one black mouse.

It arrives the first
day of your departure.
It catches the corner
of my eye, my blood eye,
as you call it, and I
think at first that this
is only sunlight reflecting
from a window being closed
across the street but
my beating heart, faster,
holding my breath, tells
me it is a mouse that
precedes its smell in
the house, that is, if
it takes up residence,
and the curtains remain
permanently closed.

I do nothing but note
all this as briefly as
the flash, then return
to my grieving.


I see it true,
a mouse true, as
was and is the
affection I felt
and feel for you
but I do not want
to make this a
love poem unless
it is to a black
mouse claiming
vacated space


You must leave now,
black mouse of sorrow,
now formally named,
take up in another
residence. Do not
borrow my things,
do not move them
with your tail or tongue
or teeth on the table
top or underneath,
nor in the corner
play hide and seek
where I have once
again dropped the
blue accident of love,
he who has left how
he arrived, brown,
beautiful, smelling of
Indian spice, of rose
oil with herbs,
his long black hair,
his silken pockets
full of childhood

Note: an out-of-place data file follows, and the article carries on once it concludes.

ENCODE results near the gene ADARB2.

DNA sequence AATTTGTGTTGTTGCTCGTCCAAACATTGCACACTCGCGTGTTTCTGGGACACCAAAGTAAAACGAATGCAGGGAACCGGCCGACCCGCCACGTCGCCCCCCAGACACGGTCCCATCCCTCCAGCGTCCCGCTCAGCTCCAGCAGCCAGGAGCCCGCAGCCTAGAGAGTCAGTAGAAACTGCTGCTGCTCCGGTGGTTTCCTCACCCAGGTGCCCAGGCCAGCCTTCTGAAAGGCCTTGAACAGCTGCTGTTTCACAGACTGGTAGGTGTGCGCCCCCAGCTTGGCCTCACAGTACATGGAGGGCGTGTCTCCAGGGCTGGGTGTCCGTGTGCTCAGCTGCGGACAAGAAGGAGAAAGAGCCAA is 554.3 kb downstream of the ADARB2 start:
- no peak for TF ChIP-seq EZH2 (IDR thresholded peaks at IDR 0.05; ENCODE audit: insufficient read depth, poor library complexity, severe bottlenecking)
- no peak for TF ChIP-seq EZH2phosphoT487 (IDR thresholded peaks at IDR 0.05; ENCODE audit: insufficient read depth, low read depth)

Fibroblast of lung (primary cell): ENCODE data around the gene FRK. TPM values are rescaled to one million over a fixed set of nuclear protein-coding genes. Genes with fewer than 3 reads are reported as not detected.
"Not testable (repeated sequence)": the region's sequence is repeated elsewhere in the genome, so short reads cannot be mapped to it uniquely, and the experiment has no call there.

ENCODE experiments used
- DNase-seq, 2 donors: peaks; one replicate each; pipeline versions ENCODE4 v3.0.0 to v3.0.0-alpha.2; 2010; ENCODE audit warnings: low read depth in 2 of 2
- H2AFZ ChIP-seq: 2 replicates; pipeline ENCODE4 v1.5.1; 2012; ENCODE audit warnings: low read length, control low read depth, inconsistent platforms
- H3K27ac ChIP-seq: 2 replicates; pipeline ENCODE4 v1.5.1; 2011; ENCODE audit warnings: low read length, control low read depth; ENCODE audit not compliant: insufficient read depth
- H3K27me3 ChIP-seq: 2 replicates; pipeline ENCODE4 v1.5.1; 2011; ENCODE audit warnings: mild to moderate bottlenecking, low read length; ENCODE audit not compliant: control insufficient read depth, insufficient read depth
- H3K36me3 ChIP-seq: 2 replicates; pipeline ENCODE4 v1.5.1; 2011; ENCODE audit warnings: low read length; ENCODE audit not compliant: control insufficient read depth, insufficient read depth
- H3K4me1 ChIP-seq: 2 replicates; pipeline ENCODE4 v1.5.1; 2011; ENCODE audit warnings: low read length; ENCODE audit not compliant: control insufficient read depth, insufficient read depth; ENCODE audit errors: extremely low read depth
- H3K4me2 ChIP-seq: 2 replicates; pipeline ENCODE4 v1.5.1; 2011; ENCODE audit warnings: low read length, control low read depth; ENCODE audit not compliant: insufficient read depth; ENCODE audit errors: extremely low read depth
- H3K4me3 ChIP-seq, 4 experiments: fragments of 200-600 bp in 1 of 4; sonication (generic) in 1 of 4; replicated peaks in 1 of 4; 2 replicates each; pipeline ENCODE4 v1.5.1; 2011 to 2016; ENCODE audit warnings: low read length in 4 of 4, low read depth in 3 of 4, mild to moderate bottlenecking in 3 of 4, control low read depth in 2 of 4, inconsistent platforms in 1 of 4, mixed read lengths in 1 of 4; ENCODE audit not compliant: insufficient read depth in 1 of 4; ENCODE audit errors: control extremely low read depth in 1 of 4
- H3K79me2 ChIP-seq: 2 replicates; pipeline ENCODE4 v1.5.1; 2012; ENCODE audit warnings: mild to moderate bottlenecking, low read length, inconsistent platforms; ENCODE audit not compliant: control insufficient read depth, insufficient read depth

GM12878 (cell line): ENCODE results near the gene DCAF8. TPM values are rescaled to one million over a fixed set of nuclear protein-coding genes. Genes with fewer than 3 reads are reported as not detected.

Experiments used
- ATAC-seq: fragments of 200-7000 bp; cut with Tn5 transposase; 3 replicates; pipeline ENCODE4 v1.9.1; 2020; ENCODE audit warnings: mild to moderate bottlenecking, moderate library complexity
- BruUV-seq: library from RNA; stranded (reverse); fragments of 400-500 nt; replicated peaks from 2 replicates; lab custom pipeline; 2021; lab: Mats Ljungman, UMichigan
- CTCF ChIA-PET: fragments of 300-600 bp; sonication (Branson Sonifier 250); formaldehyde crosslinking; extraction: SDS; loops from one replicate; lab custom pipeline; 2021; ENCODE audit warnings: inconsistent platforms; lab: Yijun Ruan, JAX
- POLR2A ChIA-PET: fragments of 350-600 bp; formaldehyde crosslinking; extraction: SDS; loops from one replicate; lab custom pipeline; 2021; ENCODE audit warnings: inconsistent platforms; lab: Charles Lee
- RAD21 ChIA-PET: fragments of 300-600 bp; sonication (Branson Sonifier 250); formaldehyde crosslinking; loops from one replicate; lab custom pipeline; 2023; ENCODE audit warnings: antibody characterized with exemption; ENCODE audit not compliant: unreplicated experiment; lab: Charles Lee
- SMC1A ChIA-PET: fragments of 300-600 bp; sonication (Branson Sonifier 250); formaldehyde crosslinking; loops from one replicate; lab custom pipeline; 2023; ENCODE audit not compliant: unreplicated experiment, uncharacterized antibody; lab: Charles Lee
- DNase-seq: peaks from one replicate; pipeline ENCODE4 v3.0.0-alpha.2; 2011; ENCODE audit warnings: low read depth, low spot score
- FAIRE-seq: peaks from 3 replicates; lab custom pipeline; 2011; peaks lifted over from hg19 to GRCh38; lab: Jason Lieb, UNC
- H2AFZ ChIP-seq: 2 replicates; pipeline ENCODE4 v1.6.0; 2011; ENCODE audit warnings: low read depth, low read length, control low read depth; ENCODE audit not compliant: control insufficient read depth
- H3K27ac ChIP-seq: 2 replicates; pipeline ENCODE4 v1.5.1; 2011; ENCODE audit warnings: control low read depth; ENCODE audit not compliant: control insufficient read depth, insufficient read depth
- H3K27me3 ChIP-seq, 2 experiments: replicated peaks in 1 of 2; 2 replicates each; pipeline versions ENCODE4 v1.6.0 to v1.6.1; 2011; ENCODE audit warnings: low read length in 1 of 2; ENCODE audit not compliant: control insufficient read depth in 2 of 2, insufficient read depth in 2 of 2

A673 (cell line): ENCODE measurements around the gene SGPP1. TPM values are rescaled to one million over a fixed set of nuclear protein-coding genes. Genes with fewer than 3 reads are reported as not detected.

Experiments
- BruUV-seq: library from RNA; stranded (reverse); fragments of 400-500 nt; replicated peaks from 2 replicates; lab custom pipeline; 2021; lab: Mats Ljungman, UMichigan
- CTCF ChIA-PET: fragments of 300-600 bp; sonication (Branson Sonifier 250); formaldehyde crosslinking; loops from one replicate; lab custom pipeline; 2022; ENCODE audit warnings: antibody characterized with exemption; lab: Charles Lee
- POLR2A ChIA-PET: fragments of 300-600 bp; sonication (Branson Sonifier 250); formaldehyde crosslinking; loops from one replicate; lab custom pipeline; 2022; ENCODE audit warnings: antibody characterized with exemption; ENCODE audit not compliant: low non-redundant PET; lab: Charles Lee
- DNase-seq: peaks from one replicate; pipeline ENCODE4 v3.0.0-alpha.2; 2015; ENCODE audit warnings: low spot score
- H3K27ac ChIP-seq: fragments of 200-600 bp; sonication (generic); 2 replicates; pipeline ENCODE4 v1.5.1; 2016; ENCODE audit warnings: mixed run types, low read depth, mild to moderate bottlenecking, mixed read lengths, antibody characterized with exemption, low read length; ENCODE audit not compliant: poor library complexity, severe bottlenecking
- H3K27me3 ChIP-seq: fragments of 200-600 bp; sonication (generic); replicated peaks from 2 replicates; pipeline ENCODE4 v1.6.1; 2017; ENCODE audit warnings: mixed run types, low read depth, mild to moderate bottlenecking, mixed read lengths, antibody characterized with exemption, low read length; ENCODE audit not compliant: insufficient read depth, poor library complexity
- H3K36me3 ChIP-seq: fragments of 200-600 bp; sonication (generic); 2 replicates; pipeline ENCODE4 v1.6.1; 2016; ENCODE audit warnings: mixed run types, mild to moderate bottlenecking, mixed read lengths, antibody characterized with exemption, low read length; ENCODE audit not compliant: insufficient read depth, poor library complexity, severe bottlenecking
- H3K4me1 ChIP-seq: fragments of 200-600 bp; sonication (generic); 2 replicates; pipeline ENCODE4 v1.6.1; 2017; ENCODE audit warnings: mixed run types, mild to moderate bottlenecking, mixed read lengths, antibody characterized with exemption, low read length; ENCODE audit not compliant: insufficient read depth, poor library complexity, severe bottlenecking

prayer carefully
wrapped for safe-
keeping against
the day of his glad-

Upon the altar then
do not, I plead, sleep
cradled in the god's arms
nor push my thinning
patience where the votive
candle burns for him whom
you seek to replace with
your delicate whiskers
and all your black fur
with webs upon of the one
spider who dwells behind
the jewel box, his gift
for me, his leaving, here
cling/brush against all
things in this dark place
now but do not let me
see it here where it is
I-not-he who is erased.

Is it your wish, then,
to bless me, black mouse?
to keep me company?


Today I suffer my
annual asthma of
the New Year only
it has arrived hard,
a little late, but
always sudden but
no surprise as you
have left me at the
same time as the
on-time lessening
of lungs down presses.
The mouse arrives to
remind that I am as
the remote air is,
rarefied, heavily alive,
that hunger grows in each
floret of the lungs
no matter the absence.
Or, no matter the absence,
there may always be an
apparent flash of light
from a near window
closing and opening,
little breaths beseeching